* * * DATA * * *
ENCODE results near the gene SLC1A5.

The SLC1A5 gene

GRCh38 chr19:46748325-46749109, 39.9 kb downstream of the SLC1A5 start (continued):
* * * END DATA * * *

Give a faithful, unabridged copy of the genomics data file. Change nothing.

ENCODE results near the gene SLC1A5.

The SLC1A5 gene

GRCh38 chr19:46748325-46749109, 39.9 kb downstream of the SLC1A5 start (continued):